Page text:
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Multimeter, testing and reliable readings.

Discussion in 'Electrics UK' started by dishman, 15 Sep 2021.

  1. JohnW2

    JohnW2

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    Ah, yes, I'd totally forgotten about the ('electrical') 'resistance zeroers' (of which, if I recall correctly, and rather uniquely, the AVO-8 had three - one for each resistance range) - and was only thinking iof the ('mechanical') needle-zeroing adjuster (which most analogue meters have/had).

    Now having remembered, the 'electrical' adjusters are/were clearly essential since the method of measuring resistance is so relatively 'crude' that it has to be adjusted for changing battery voltage.

    I still am not convinced that (given the non-linearity), measurements would necessarily remain accurate if one had to adjust one of those appreciably to compensate for a 'low voltage' battery - so would have to experiment to see if that is the case. The adjuster is presumably either altering an 'in series' resistance or altering shunting of the meter movement - and, without thinking too deeply, my first intuitive thought is that the latter might not distort resistance readings but the former might well do so.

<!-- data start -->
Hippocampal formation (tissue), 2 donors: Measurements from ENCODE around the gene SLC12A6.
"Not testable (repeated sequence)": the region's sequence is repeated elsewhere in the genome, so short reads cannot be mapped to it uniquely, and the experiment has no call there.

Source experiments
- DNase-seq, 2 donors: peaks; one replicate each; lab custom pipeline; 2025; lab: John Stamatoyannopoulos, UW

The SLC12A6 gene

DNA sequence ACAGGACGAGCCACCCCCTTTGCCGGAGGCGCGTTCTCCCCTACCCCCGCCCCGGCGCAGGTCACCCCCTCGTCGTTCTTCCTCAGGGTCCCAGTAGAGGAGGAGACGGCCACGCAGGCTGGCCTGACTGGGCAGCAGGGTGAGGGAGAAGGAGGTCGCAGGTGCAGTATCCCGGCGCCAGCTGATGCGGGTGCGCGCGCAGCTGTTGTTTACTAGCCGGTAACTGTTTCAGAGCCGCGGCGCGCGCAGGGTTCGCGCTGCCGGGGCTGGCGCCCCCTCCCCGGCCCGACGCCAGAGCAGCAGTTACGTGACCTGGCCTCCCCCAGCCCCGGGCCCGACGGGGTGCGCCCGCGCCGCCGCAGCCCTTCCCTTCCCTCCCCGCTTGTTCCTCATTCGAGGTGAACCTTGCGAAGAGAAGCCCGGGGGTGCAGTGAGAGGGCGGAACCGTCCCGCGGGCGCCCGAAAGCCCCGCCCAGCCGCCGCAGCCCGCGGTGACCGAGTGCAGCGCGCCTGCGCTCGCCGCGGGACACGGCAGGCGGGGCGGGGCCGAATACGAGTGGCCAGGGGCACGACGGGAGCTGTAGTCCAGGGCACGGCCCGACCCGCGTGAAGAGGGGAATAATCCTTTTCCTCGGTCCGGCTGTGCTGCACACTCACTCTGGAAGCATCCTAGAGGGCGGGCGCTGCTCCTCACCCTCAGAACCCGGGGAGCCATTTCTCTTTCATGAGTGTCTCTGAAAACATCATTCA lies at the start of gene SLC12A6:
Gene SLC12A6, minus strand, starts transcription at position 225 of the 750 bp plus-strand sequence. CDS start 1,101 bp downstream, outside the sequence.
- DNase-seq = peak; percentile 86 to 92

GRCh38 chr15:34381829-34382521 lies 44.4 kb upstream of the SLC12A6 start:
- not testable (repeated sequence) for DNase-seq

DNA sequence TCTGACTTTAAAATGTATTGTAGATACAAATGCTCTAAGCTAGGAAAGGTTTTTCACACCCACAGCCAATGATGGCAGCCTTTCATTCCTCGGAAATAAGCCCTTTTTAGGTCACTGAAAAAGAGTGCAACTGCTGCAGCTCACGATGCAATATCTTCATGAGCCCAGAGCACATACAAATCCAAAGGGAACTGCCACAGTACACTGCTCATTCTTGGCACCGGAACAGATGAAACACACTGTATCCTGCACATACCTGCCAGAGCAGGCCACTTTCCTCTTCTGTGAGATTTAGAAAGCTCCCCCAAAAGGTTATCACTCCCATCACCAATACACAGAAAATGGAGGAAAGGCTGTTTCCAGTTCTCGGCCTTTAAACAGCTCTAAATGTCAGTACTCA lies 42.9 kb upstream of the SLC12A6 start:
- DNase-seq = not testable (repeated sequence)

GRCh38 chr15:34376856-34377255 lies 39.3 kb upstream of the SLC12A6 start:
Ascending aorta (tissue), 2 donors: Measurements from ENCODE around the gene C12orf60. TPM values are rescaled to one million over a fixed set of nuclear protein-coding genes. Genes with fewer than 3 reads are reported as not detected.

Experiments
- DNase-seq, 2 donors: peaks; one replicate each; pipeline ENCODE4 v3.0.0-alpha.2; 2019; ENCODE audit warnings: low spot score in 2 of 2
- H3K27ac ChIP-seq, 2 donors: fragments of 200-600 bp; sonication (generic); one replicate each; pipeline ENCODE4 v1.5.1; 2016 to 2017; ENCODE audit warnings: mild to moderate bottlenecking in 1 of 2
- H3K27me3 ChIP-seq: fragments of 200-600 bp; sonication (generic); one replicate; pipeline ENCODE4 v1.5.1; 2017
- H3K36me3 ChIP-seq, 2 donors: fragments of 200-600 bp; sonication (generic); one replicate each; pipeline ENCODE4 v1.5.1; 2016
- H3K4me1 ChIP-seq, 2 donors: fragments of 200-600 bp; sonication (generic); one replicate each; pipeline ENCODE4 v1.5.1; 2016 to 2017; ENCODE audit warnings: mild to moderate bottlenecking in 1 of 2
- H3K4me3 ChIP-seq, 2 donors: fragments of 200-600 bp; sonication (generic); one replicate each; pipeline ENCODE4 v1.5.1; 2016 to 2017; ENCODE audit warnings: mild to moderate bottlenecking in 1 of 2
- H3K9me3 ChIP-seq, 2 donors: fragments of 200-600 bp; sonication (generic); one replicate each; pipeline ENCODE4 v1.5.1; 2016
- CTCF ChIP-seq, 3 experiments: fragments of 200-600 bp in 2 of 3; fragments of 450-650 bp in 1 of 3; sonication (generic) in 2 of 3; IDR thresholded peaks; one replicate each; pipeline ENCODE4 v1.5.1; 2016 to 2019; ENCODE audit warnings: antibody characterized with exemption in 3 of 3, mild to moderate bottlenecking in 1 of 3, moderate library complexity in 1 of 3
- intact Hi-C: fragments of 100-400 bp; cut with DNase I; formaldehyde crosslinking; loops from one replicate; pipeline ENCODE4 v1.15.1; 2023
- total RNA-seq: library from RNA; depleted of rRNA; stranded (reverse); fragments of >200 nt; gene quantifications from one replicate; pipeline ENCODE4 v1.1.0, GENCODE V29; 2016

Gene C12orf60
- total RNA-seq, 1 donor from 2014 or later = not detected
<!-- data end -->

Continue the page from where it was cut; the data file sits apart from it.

Kind Regards, John
     
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  3. JohnW2

    JohnW2

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    I think what you are talking about is essentially the concept behind the 'Kelvin Bridge', in which case I agree.

    If one is effectively looking at the voltages across the resistance under test and a standard resistor in series with it, then then the ratio of those voltages (hence ratio of resistances) will be the same regardless of what current is flowing through them - and it is that current that will be influenced by the 'quality of the connections' (and conductor lengths etc.).

    However, I don't think that is what Bernard illustrated.

    Kind Regards, John
     
  4. dishman

    dishman